21 November 2014

Cheapskates Grocery Shopping Secrets

I never wanted to be a working mum. I admit I really do enjoy working but I like being a mum too. Finding ways to maintain the lifestyle we like without me having to work outside our home and leave the kids was the only way we could do this.

I have made eating well cheaply my job - it's the way I can stay home with my kids. The Cheapskates way is not for everyone. There are those who know me who look absolutely horrified when I say I've spent the day cooking buckets of free apples or whipped the butter with powdered milk, oil and water to double it to make it go further.

Saving money - on anything - has to be something that a person really wants to do.

If a woman working part-time can cut just $100 a week from the grocery bill, that's $5,200 dollars a year. That money is probably all she needs to be able to stay home if that's what she wants. Add to this the savings on childcare, petrol, convenience meals etc and she has most likely replaced her part-time wage.

If a family with a huge mortgage can pay that $100 a week off their mortgage, they will not only get the mortgage paid off faster, the potential savings in interest are in the thousands.

When it comes to grocery shopping being aware is the thing that will save you the most money:

• Being aware that specials are not always specials
• Being aware that "bulk" buys are not always cheaper
• Being aware that supermarkets only want to part you from your money

I believe that the best way to save money on your groceries is to pay for the things that are most important to you and for everything else get the best quality at the lowest possible price.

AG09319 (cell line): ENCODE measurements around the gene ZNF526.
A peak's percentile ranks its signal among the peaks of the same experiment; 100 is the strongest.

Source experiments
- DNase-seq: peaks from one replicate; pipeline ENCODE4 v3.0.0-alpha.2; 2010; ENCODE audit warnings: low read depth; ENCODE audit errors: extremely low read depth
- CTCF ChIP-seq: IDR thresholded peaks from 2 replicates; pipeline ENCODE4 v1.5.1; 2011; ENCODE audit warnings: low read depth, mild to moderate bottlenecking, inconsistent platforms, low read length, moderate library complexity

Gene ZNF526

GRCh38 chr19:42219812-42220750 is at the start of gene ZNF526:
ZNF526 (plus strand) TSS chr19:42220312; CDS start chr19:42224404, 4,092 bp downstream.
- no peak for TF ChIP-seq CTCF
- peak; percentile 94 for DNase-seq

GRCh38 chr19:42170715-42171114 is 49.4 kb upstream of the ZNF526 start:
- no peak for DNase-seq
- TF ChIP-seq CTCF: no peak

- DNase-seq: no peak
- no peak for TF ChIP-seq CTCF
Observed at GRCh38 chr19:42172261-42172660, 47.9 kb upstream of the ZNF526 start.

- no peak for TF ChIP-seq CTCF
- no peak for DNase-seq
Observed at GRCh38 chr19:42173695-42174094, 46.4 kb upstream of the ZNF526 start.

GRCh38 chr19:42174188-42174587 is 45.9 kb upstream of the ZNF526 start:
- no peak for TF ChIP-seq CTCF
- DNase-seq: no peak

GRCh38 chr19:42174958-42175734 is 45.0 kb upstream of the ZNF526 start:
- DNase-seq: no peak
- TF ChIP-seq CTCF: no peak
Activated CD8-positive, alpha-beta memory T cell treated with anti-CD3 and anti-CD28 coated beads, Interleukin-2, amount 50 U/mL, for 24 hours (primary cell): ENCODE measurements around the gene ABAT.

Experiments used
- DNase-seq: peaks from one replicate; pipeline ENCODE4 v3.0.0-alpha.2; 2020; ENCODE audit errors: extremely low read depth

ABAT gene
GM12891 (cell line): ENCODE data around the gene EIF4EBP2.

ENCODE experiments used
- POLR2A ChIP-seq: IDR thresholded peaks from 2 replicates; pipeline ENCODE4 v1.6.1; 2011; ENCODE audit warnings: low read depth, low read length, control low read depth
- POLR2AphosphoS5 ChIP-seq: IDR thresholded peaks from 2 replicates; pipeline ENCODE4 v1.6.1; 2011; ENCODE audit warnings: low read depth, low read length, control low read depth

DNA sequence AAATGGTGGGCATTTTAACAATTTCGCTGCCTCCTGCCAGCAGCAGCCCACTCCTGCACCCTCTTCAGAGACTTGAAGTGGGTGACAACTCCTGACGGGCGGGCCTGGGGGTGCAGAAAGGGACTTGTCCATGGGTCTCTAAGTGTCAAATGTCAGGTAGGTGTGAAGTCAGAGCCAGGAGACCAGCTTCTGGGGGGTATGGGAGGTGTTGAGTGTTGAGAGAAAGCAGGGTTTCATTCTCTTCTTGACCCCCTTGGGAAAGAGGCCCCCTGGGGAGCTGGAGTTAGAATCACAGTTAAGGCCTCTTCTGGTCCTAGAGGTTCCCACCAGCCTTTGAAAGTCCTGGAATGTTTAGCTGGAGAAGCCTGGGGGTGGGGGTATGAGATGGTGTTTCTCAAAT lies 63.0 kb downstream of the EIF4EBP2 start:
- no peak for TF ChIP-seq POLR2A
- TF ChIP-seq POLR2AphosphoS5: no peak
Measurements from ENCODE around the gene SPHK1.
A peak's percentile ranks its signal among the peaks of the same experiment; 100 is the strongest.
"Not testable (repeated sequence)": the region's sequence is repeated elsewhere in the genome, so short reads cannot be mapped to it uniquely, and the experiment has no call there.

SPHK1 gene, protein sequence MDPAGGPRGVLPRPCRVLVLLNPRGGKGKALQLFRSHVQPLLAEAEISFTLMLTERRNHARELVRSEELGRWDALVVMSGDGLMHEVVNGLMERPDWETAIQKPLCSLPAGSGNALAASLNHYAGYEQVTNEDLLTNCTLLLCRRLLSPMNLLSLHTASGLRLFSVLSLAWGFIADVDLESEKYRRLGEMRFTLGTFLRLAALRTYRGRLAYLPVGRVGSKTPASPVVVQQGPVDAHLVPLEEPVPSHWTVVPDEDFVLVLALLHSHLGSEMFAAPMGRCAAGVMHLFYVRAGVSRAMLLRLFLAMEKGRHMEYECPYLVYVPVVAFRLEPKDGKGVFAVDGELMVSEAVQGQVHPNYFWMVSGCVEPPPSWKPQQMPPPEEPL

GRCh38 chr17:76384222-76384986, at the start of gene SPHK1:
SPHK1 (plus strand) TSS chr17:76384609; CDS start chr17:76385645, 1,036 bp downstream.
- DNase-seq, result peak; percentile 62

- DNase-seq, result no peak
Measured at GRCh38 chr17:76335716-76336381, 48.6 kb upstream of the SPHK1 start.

For example you can save up to 50% on staples by being aware. Flour is flour, sugar is sugar. (Generic flour and sugar are both products of Australia, saving you money and helping to keep Australian jobs.) Don't be tricked into paying extra for a brightly coloured pack or for the cardboard box – you just throw them away.

The real saving on grocery items starts with you, not the price.

You can decide how much you are going to spend at the supermarket or on groceries each week; you don't have to fall for the advertising tricks.

Before you even begin shopping make up a menu plan. Do a quick fridge, freezer and pantry check and plan around the ingredients you already have on hand. Then make a shopping list, adding the missing ingredients and any other things you need to buy.

As you plan your menu you will save even more if you try to substitute inexpensive ingredients for the more expensive. For example if you are making salmon rissoles using pink salmon rather than red will save you at least 50% and it won't affect the end result at all. The flavour and texture will be the same. And you'll have a couple of dollars still in your grocery budget.

Most supermarkets offer a range of house or generic branded products. I love generic brands and will almost always pick up the generic over the brand name product. Try the generic options for your groceries. If you don't like them you can always go back to buying your brand names. If you don't try them you won't know if you like them and you won't know how much money you can save.

Shopping around for your groceries can also save you big bucks. You wouldn't hesitate to shop around for a new car or a new fridge or bed to be sure you get the best possible price so don't hesitate to shop around for your groceries either.

Most Australians have at least two major supermarkets within easy reach, often in the same shopping centre. It doesn't take any longer to check the prices at both of them to get the best deals on your groceries than it does to simply wander around one, paying the price that supermarket stipulates is what you should be paying.


  1. i love all your tips and hints, my Husband has no top teeth until the end of august

  2. Christine have you tried tuna morney and shepherds pie. I'm wondering if both would be soft enough to eat without blending into mush. I love these meals as I can usually feed our family of 6 for 2 nights each meal. Also maybe an easy dinner of scrambled eggs, or thick soups like pumpkin or potatoe and leek or thick vegetable with little pieces of meat.


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